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FARRAR, STRAUS AND GIROUX
NEW YORK 10011
PEOPLE WHO RUN THE WORLD
Here is a book that tries to have a look at the complex web of a global power network that is controlled by a small group of people.
It is interesting to learn that there are only 6,000 people (approximately) who decide the fate of the humanity. This rather arbitrary figure shows that there is one individual in every million who is a member of this “Superclass”.
There is no single, formal club of the super powerful 6,000, nor is there anything put in black and white about the rules of membership. Older members move out of the circle, which allows new ones to move in comfortably as the numbers remain virtually the same.
David Rothkopf adds that there are quite a few who remain in the club for decades. One such person is former US Secretary of State Henry Kissinger, who worked in the administration of President Richard Nixon.
This top bracket of the human species mostly knows each other. They know each other in their shared fields of specialisation as well as in allied fields. Most things in life are in any case interconnected. Thus it is quite natural for them to know counterparts from various fields. That works out to a huge number of people the individual from the Superclass knows as peers.
The Superclass comes from many fields: politics, industry, banking and financial services, armed forces, religion, cinema, writing and other arts. On one hand the hard power of the military and finance work to force the world to move as the Superclass wills, the soft power of cinema, writing and other arts facilitates this process. Religion, too, has the power to deeply influence human behaviour and chart a way of life for large sections of people.
There are writers whose books sell in their millions, thus potentially influencing so many people and helping shape their world view. Naturally, such writers are part of the global Superclass. Likewise, powerful politicians, military leaders, bankers and financiers have the same power. Among the Superclass coming from religion are the Pope, the late Iranian leader Ayatollah Rohullah Khomeini and the present Iranian supreme leader Ayatollah Khamnaei.
This Superclass is so powerful that there can be no war if it does not want one. Naturally, there would be no peace if this class does not want it. The world’s biggest wars have been fought (and millions of lives lost) basically to protect the interests of these people. Countries make laws to suit the purposes of this powerful class although in democracies politicians are voted to power by common people.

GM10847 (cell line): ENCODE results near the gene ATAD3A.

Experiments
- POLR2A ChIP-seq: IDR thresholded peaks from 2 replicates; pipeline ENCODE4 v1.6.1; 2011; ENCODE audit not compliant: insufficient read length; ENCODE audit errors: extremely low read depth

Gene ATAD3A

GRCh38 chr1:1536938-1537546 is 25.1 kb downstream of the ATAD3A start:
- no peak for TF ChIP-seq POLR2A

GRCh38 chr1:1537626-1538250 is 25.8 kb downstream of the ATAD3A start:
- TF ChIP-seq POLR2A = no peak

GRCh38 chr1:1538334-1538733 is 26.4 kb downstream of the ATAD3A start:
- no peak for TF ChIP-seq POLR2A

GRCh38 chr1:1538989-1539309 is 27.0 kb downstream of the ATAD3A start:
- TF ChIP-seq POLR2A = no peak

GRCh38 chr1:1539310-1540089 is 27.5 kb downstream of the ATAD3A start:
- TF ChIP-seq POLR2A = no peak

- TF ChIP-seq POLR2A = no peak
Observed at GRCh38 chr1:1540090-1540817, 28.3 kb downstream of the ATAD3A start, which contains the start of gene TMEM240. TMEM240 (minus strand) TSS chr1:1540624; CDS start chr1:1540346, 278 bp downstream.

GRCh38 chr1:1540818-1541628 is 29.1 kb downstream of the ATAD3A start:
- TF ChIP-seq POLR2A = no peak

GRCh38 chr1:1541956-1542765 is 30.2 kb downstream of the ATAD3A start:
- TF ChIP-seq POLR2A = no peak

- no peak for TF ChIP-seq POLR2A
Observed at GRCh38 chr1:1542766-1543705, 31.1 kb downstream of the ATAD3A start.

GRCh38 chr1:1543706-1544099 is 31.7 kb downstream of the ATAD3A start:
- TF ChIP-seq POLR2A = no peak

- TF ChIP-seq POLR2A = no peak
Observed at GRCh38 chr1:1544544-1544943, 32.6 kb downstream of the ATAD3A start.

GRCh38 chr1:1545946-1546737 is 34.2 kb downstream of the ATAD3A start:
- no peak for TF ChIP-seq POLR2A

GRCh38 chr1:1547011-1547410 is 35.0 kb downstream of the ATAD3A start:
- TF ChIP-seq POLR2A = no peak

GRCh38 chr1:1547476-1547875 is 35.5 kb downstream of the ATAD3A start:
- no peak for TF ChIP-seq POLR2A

The Superclass has wielded extraordinary powers over the decades and centuries. One example of absolute power has been the Rothschild family whose power has endured for quite a few centuries. Gutle Schnaper, wife of Mayer Amschel Rothschild, is said to have stated before her death in 1849, “If my sons did not want wars, there would be none”. (This remark does not figure in the book).
To influence the policies of countries, this global Superclass utilises the media, national chambers of commerce of different countries, religious organisations, NGOs, economic and financial experts, military officials, and defence experts and specialised lobbies. Besides these, important bureaucrats, central bank and reserve bank officials as well as leaders of financial institutions and trade unions are deployed to attain the objectives of the Superclass. Quite often the top echelons of these groups are themselves part of the Superclass.
The Superclass not only controls the levers of power within countries, but also manages international institutions and world affairs. The CEOs of many multinational companies are part of this global elite. Indian industrialists Ratan Tata and Mukesh Ambani have been described as members of this group. Tata is on the board of American companies, while Ambani, too, is part of this network of powerful individuals. Most of this class meets each other at for a like World Trade Organisation, World Economic Forum, G-2, G-7, G-8, G-20 and ASEAN to name a few. World leaders meet at these fora several times a year.
Rothkopf describes how CEOs of different US companies go on to become cabinet ministers in the US federal and state governments. They also come back to join as CEOs of such companies after their term as ministers (secretaries) is over. That further boosts their influence both in government and industry. This group functions in an environment where the laws are made by national parliaments and nations enjoy sovereign rights, but the sweep of this class transcends national boundaries and impinges on the sovereignty of nation states. That is an anomalous situation.
By its very nature this class is global and thrives in a globalising environment. However, international institutions like the UN, World Bank, IMF and others are losing credibility and clout. Thus they have a limited manoeuvre room, legally speaking. Then, there are a host of powerful political leaders like Castro, Chavez, Lulu, Ortega and Ahmedinejad who are opposed to globalisation, which they see as Western, neo-imperial agenda.
Rothkopf questions the ethics and legitimacy of such power (financial, political, diplomatic, religious and military) being confined to such a small elite. All said and done, one feels the web of power is more complex and its hidden agenda more sinister than is portrayed in this 376+22-page book. And yes, this book is fast-moving, riveting and unputdownable.